Movies provide an escape. They’re a safe way to experience dangerous things that we could never find in our everyday lives. Or at least, we would never experience them in our lives the same way they’re experienced on screen. And that brings us to today’s article. Nobody really wants to go insane. But I’ll be damned if it doesn’t give us a rush on screen when it’s not real. Here are the nine coolest examples of movie characters losing their mind.
Fight Club (1999)
David Fincher’s 90s classic is a spectacular dip into madness. The narrator, played by Edward Norton, uses a tight friendship with a suspicious, bizarre, and cool character, Tyler Durden (Brad Pitt), to cower from the transition from immaturity to maturity. That alone should be plenty to pique everyone’s interest. But the depths to which Norton’s character will go are both comical and deep.
Black Swan (2010)
In her intense desire to prove that she’s capable of a legendary performance, Nina Sayers goes down the rabbit hole in every lurid way possible, ultimately resulting in… well, I don’t want to spoil the movie. Let’s just say that she was willing to give up an awful lot to prove her prowess. And it was incredibly satisfying to her.
Hour of the Wolf (1968)
Sartre famously wrote that “Hell is other people.” Never is this more evident than in Bergman’s Hour of the Wolf. It features Max von Sydow as an artist who is slowly pushed towards insanity by his own personal demons, and his ghoulish neighbors. Throw in a rocky, secluded Swedish island landscape and you’ve got a masterpiece amongst movie characters going insane.
One Flew Over the Cuckoo’s Nest (1975)
The irony here is that R.P. McMurphy’s descent into madness wasn’t really much of a descent at all. He was simply the wrong guy, a counter-culture icon, at the wrong time. In fact, that’s big part of what gives the film so much teeth. McMurphy could be any 1960s miscreant (the film was set in the 1960s) whose mischievous outlier behavior was rewarded with electroshock to the point of oblivion. But he sure had a blast along the way.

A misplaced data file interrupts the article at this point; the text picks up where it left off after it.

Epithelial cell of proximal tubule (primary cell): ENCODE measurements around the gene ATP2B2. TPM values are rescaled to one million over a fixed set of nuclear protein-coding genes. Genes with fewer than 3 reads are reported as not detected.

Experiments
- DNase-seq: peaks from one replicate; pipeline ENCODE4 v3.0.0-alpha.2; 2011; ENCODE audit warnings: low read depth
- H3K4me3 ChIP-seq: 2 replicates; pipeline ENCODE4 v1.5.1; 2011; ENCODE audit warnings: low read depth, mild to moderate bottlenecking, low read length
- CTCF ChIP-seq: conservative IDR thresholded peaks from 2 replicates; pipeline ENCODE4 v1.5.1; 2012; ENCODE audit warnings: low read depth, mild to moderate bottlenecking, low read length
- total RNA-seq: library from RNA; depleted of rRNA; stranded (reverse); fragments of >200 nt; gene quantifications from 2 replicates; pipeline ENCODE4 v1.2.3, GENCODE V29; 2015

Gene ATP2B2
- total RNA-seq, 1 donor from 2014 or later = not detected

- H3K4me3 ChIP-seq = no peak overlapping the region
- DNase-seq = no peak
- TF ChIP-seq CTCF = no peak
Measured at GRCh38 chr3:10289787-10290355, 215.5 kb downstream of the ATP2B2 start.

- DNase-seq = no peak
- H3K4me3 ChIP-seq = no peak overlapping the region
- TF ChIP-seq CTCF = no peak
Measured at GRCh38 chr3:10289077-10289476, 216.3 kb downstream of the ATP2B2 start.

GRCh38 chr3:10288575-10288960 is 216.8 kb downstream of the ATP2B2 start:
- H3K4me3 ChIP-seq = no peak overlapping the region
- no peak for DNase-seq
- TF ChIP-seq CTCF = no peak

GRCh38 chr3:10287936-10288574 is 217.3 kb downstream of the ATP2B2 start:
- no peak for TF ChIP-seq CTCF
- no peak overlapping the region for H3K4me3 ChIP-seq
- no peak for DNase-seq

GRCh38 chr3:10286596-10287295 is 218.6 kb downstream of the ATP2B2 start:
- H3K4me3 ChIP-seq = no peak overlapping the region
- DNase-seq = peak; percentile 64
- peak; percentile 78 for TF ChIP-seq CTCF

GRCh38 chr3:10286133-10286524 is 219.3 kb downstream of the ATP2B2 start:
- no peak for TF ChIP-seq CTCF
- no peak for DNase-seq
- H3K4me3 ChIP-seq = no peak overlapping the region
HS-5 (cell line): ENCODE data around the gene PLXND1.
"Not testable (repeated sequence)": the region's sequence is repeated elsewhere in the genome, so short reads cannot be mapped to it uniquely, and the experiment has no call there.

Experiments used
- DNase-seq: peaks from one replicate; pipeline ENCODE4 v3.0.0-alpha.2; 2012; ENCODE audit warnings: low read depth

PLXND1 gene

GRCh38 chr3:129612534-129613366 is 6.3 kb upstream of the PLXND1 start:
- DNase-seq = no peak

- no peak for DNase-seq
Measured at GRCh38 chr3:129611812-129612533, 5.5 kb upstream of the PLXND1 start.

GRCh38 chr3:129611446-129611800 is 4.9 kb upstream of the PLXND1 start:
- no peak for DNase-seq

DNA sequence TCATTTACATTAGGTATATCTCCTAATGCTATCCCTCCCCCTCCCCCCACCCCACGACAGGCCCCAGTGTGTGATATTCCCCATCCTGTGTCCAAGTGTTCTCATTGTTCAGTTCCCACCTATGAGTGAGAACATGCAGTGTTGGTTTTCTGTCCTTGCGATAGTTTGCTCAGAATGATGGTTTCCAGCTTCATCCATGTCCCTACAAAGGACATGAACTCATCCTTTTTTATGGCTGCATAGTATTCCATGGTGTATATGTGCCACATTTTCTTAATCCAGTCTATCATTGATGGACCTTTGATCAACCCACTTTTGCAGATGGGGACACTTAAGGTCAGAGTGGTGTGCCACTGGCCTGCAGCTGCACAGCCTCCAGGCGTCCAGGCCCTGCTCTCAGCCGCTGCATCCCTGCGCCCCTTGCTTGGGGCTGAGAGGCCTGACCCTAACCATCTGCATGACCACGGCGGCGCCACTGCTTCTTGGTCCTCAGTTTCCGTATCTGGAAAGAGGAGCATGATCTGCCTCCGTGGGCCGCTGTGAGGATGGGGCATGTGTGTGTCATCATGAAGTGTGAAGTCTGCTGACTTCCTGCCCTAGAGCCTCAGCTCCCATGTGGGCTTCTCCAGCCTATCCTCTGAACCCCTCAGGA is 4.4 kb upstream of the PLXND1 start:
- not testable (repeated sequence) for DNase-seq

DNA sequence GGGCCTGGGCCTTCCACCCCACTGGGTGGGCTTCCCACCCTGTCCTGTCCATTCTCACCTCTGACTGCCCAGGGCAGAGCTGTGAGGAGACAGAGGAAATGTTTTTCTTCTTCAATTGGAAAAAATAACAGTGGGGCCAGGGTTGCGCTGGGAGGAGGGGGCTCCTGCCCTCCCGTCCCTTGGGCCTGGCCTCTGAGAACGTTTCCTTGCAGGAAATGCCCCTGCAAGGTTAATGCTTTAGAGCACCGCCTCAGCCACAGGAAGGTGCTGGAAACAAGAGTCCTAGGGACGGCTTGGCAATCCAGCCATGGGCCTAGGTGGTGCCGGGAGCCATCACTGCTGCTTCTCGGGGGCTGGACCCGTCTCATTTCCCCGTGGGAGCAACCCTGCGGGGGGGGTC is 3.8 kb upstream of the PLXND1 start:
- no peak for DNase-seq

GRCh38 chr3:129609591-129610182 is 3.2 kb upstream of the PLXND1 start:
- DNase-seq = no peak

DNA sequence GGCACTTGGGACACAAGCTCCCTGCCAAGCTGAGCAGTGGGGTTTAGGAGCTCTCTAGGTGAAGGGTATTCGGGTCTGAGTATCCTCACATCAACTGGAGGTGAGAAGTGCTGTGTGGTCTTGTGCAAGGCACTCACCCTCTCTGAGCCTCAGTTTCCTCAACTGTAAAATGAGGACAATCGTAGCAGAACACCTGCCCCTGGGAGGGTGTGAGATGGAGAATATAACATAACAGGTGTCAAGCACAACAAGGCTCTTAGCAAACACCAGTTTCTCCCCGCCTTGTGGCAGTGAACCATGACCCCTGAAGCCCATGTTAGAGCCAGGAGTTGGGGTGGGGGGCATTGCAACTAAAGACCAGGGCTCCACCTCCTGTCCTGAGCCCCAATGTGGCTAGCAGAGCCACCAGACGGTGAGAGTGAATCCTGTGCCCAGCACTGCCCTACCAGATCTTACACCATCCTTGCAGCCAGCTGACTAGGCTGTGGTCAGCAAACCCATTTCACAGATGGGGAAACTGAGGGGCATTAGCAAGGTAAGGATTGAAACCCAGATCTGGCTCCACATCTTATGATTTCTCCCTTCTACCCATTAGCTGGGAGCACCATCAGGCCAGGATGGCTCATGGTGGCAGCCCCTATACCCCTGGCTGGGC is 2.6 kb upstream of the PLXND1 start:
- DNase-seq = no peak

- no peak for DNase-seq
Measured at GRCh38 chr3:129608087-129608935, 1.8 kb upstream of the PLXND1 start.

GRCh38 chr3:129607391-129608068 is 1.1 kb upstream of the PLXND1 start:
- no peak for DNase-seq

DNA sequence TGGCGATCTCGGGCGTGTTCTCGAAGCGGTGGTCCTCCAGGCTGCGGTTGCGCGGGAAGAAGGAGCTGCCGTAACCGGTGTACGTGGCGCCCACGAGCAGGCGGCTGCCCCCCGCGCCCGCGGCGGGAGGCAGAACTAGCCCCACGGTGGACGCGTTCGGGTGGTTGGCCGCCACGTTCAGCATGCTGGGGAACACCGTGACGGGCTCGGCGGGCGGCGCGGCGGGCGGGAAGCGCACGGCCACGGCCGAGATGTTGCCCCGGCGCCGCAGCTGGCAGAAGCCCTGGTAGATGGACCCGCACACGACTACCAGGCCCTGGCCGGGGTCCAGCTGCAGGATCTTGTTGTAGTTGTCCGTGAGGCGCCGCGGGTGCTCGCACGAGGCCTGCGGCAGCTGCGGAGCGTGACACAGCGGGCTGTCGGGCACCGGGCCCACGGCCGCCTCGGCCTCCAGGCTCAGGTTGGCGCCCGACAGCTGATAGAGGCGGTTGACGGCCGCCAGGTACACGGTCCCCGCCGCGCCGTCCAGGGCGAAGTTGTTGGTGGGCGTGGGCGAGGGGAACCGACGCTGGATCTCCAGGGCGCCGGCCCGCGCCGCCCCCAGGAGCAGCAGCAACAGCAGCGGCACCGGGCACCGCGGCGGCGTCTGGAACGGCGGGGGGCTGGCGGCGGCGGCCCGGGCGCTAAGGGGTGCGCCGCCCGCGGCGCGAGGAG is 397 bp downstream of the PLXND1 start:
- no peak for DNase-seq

The Cremator (1969)
This Czech New Wave classic is about a cremator who resides in Czechoslovakia during World War II. Karl, the cremator, believes that his job- cremation- frees the souls of the dead. He becomes obsessive about his job, particularly as the Nazis get closer and closer to annexing his town. He begins the film off-kilter, channeling the eeriness of other classic weirdos like Peter Lorre. He only wobbles wildly further out of control from there, with copious visual queues indicating just how far he has escaped into his deadly philosophies. It’s all a brilliant allegory for the Soviet occupation, and director Juraj Herz executes the growing madness in a delicious and darkly humorous way.
The Shining (1980)
All work and no play make a troubled writer lose his marbles. All work and no play make a troubled writer lose his marbles. All work and no play make a troubled writer lose his marbles. All work and no play make a troubled writer lose his marbles. All work and no play make a troubled writer lose his marbles. All work and no play make a troubled writer lose his marbles.
Carnival of Souls (1962)
Any good descent into madness needs whimsy, and Carnival of Souls passes the test. The film’s title even implies whimsy, followed quickly by doom. And that’s actually a great way to describe the film, a wanna-be arthouse film made on B-movie money. It excels on the strength of some impressive and iconic imagery, some of which might keep you up late at night.
There are a lot of descents into madness that have been put to celluloid. I am 99.9999% confident that Videodrome is the only one that features a character pulling a gun out of his giant stomach-vagina. Your move, other insane movie characters.
Falling Down (1993)
Admit it. We’ve all been angry about minor transgressions, possibly even every day. We’d all love to completely Hulk out and lose our minds about it. Enter William Foster (Michael Douglas), a man who makes us cringe while serving as an avenging angel for a bunch of ultimately insignificant things, like traffic jams and incompetent fast food employees.